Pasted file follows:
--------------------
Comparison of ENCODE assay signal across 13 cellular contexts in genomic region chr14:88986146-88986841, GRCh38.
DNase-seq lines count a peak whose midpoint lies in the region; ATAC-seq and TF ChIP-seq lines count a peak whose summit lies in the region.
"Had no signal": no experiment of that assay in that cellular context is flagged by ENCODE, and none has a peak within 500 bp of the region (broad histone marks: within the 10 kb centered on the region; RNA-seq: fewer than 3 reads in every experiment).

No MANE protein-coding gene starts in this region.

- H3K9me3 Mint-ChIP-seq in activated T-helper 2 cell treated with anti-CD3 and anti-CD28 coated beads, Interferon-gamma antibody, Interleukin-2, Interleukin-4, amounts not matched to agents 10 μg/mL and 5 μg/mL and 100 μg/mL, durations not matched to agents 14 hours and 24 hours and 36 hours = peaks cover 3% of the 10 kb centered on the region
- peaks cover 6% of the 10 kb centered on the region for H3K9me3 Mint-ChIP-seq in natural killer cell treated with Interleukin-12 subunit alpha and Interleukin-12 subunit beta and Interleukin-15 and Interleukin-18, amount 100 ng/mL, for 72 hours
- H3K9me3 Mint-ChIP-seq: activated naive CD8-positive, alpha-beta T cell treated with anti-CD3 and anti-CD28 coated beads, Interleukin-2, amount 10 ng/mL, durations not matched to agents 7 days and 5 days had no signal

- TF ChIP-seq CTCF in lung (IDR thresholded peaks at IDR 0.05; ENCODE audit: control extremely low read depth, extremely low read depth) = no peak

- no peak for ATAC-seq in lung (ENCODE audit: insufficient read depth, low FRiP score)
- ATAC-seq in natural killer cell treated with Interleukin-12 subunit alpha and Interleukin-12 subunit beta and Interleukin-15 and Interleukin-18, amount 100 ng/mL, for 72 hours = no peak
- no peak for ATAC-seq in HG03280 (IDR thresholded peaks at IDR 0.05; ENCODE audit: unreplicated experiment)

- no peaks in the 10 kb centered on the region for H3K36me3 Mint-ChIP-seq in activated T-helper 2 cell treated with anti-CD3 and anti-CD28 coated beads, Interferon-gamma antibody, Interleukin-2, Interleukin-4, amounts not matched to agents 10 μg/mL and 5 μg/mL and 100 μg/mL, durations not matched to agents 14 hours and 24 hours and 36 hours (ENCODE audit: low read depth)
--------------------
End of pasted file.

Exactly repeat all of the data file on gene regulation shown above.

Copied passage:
Comparison of ENCODE assay signal across 13 cellular contexts in genomic region chr14:88986146-88986841, GRCh38.
DNase-seq lines count a peak whose midpoint lies in the region; ATAC-seq and TF ChIP-seq lines count a peak whose summit lies in the region.
"Had no signal": no experiment of that assay in that cellular context is flagged by ENCODE, and none has a peak within 500 bp of the region (broad histone marks: within the 10 kb centered on the region; RNA-seq: fewer than 3 reads in every experiment).

No MANE protein-coding gene starts in this region.

- H3K9me3 Mint-ChIP-seq in activated T-helper 2 cell treated with anti-CD3 and anti-CD28 coated beads, Interferon-gamma antibody, Interleukin-2, Interleukin-4, amounts not matched to agents 10 μg/mL and 5 μg/mL and 100 μg/mL, durations not matched to agents 14 hours and 24 hours and 36 hours = peaks cover 3% of the 10 kb centered on the region
- peaks cover 6% of the 10 kb centered on the region for H3K9me3 Mint-ChIP-seq in natural killer cell treated with Interleukin-12 subunit alpha and Interleukin-12 subunit beta and Interleukin-15 and Interleukin-18, amount 100 ng/mL, for 72 hours
- H3K9me3 Mint-ChIP-seq: activated naive CD8-positive, alpha-beta T cell treated with anti-CD3 and anti-CD28 coated beads, Interleukin-2, amount 10 ng/mL, durations not matched to agents 7 days and 5 days had no signal

- TF ChIP-seq CTCF in lung (IDR thresholded peaks at IDR 0.05; ENCODE audit: control extremely low read depth, extremely low read depth) = no peak

- no peak for ATAC-seq in lung (ENCODE audit: insufficient read depth, low FRiP score)
- ATAC-seq in natural killer cell treated with Interleukin-12 subunit alpha and Interleukin-12 subunit beta and Interleukin-15 and Interleukin-18, amount 100 ng/mL, for 72 hours = no peak
- no peak for ATAC-seq in HG03280 (IDR thresholded peaks at IDR 0.05; ENCODE audit: unreplicated experiment)

- no peaks in the 10 kb centered on the region for H3K36me3 Mint-ChIP-seq in activated T-helper 2 cell treated with anti-CD3 and anti-CD28 coated beads, Interferon-gamma antibody, Interleukin-2, Interleukin-4, amounts not matched to agents 10 μg/mL and 5 μg/mL and 100 μg/mL, durations not matched to agents 14 hours and 24 hours and 36 hours (ENCODE audit: low read depth)